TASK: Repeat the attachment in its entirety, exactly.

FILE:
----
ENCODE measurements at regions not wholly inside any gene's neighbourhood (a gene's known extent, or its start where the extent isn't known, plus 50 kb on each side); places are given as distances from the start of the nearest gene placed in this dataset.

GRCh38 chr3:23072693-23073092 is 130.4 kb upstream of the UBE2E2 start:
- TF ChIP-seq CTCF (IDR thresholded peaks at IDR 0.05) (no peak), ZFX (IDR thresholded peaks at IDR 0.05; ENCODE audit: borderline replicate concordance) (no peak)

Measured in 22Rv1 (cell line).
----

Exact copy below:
ENCODE measurements at regions not wholly inside any gene's neighbourhood (a gene's known extent, or its start where the extent isn't known, plus 50 kb on each side); places are given as distances from the start of the nearest gene placed in this dataset.

GRCh38 chr3:23072693-23073092 is 130.4 kb upstream of the UBE2E2 start:
- TF ChIP-seq CTCF (IDR thresholded peaks at IDR 0.05) (no peak), ZFX (IDR thresholded peaks at IDR 0.05; ENCODE audit: borderline replicate concordance) (no peak)

Measured in 22Rv1 (cell line).